The Proposed RMP would allow use of firearms and bow hunting during state-designated hunting seasons except in the three designated campgrounds. This includes allowing target shooting during hunting seasons. While the state excludes high-powered rifles in hunting (p. 810), the Proposed RMP does not place such limits on target shooting. Target shooting is not allowed on any other public lands in San Juan County (p. 173). This is discussed in our detailed summary of RMP issues.
Protests can be made with regard to this topic, and you can also submit a comment during the separate public comment period on shooting. Protests must be filed by December 23, 2019 in accordance with these guidelines and to this address. If you are concerned with this topic, we suggest you both file a protest and submit a comment.
The separate comment period for shooting ends on January 21, 2020. You can submit comments on this topic through the internet, email, or postal mail:
Regular Mail: Lopez Island BLM Office / PO Box 3 / Lopez, WA 98261
Hand Delivery at: Lopez Island BLM Office / 37 Washburn Place / Lopez Island, WA 98261
or Spokane District BLM Office / 1103 N Fancher Rd / Spokane Valley, WA 99212
Contradictions In The RMP
This Proposed MP will guide Monument management for 15-20 years. But it contains contradictions and internal inconsistencies that make it hard to discern the BLM's intent and will hinder its use as a governing document. For example Posey Island and LIttle Patos Island are listed as both allowing and not allowing camping, depending on the page you read. Our detailed summary of RMP issues lists over 20 such issues in the document.
BLM states that its policy, rather than planning decisions, dictates the majority of the BLM’s wildfire response process (p.23). But in the Proposed RMP there are planning decisions which impact wildfire risk and thus the wildfire response. BLM’s proposed plan does not ban open flames (except to restrict campfires to metal rings at campsites on Patos/Posey/Blind Islands) and allows camp stoves to be used with dispersed camping permits. Prescribed fire, target shooting, hard to access sites, and nearby homes are other subjects that make wildfire risk a key topic. This is discussed in our detailed summary of RMP issues.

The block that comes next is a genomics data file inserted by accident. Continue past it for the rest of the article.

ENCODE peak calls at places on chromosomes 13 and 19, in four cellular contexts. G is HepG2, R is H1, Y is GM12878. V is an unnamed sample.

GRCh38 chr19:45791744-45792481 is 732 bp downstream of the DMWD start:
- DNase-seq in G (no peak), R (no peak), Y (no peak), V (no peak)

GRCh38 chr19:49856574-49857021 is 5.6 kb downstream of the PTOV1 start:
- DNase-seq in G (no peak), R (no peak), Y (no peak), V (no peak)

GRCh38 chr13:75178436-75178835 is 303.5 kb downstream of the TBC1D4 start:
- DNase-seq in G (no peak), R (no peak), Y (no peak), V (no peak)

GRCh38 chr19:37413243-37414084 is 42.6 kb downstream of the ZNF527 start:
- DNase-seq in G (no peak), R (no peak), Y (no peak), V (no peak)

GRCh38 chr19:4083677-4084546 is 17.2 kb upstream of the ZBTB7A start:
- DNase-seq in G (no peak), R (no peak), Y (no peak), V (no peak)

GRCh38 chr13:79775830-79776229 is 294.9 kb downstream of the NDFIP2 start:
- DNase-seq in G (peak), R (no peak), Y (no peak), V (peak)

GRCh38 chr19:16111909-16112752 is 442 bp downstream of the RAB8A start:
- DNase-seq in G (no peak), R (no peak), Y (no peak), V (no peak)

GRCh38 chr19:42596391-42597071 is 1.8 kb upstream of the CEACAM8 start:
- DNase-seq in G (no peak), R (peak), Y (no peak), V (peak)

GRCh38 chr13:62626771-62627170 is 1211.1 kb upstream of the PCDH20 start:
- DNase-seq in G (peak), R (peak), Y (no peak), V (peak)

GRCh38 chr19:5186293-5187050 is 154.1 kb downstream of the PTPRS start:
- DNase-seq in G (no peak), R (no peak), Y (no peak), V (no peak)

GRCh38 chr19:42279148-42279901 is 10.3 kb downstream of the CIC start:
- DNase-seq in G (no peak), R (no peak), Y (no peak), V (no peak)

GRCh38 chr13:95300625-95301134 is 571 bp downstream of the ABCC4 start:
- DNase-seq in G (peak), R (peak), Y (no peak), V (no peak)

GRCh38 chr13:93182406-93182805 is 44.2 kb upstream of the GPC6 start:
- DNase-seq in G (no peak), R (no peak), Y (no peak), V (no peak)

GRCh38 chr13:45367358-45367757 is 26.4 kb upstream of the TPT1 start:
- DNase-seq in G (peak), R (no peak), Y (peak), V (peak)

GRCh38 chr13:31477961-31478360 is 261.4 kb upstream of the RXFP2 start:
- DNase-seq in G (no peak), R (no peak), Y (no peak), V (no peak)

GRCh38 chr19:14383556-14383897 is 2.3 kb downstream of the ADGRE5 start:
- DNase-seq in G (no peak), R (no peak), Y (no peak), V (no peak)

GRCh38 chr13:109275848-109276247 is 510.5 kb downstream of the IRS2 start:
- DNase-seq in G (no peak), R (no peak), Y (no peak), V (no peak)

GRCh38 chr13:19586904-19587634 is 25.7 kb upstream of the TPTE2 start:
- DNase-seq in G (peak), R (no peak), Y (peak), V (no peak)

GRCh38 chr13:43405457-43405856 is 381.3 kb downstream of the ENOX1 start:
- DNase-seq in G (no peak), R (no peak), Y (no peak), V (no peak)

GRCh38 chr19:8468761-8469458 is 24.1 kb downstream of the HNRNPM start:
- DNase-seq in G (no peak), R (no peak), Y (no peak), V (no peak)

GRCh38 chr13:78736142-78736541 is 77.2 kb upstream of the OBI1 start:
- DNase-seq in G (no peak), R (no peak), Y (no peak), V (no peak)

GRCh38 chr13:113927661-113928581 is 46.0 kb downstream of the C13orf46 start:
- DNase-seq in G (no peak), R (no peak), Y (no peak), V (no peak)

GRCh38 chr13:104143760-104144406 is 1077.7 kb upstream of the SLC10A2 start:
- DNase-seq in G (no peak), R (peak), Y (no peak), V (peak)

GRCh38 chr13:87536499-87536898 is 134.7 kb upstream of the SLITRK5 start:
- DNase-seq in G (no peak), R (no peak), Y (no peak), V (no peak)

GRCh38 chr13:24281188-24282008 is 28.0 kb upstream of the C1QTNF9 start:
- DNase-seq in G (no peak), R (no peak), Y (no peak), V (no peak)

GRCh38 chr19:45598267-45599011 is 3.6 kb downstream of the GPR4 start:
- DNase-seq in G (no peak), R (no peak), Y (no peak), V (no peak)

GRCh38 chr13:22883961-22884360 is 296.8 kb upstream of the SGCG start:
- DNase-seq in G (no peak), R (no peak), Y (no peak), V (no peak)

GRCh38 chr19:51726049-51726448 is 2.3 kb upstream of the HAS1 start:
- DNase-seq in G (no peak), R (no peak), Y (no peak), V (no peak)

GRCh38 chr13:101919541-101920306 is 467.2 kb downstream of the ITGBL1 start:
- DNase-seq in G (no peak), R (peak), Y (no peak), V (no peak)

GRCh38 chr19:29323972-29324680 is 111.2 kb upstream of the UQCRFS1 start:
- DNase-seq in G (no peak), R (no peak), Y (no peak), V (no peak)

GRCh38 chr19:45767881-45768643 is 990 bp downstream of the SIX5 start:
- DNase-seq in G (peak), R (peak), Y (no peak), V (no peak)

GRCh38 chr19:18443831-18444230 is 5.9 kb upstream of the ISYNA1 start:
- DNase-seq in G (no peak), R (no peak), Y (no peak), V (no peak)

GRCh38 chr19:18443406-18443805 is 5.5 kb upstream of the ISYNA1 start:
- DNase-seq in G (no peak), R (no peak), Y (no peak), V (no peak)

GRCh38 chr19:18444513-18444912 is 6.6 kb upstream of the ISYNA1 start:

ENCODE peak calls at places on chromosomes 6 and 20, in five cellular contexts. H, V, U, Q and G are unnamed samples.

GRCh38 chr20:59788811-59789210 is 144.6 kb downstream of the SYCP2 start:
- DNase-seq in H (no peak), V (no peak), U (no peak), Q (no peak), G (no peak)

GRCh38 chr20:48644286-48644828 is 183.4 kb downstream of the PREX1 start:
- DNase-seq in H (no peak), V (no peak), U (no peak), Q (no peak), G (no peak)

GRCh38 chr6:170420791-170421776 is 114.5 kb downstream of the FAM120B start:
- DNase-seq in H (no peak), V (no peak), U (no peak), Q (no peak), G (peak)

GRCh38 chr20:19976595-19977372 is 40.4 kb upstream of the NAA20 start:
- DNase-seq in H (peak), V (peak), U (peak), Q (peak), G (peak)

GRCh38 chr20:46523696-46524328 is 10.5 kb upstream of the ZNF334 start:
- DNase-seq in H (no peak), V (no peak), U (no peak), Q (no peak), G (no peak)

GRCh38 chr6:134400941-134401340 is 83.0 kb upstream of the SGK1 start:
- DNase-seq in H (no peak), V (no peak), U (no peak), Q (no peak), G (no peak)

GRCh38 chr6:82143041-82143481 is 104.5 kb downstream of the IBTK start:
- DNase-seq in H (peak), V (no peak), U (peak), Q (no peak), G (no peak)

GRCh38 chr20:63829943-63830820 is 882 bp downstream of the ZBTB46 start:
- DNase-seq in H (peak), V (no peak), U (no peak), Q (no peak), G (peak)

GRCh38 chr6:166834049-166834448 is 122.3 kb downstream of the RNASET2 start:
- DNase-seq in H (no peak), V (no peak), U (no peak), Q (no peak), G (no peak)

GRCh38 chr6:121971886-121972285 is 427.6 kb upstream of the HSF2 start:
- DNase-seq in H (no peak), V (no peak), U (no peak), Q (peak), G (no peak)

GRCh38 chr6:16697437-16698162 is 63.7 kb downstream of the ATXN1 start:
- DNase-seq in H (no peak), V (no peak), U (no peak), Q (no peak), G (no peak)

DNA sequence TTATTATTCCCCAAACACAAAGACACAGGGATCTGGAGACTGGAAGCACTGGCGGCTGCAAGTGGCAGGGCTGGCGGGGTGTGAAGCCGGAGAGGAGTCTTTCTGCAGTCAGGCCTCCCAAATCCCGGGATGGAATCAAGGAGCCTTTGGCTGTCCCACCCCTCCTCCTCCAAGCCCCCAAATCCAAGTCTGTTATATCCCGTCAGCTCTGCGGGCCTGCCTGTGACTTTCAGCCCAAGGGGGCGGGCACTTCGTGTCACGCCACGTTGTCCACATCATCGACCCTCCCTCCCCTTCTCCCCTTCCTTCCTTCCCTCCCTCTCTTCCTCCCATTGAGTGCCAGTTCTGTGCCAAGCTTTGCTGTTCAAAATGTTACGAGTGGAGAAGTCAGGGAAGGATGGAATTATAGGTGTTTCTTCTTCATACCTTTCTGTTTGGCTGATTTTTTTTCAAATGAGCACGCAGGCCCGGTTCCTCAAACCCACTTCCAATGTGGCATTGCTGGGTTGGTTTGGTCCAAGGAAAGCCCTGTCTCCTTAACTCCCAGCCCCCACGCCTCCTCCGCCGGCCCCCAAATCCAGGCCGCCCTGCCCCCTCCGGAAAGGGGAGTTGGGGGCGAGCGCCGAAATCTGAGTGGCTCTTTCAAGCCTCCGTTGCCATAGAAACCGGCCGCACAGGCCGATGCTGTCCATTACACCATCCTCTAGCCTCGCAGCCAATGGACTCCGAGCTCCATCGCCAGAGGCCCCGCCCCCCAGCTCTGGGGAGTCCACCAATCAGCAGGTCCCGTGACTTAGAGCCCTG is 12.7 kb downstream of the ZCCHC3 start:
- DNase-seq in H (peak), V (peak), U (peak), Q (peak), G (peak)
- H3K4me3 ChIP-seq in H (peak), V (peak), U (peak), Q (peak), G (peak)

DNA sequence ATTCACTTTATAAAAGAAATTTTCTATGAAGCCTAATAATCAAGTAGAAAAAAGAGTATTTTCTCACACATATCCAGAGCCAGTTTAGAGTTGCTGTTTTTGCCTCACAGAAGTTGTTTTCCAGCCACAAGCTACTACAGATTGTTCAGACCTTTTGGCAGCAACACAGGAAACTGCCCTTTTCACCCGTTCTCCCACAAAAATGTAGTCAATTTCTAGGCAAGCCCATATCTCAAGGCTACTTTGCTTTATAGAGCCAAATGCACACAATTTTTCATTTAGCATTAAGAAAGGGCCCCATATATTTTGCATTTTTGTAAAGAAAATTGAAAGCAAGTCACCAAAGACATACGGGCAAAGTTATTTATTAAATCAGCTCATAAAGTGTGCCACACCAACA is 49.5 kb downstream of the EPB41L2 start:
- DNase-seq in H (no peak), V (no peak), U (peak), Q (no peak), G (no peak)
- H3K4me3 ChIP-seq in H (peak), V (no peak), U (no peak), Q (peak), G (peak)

There are 23 sites judged to have “Wilderness Characteristics” but BLM proposes not to manage for those characteristics. They state that is because “these characteristics are likely to persist for the life of the plan without specific management direction” (p. 23). This seems an inadequate way of managing an important and vulnerable feature of the sites. The Proposed RMP does not consider various actions that could be taken to minimize impacts to wilderness characteristics. Managing for wilderness characteristics is consistent with nearby San Juan Islands National Wildlife Refuge sites and would help to prevent visitor confusion as to what regulations apply to nearly indistinguishable sites. This is discussed in our detailed summary of RMP issues.
Vegetation Management, Visual Resource Management, Group Size Limits, and More
If you have read this far down the page, you care about the managment of these lands. Please read our detailed summary of RMP issues for more information on these topics and some other topics to consider.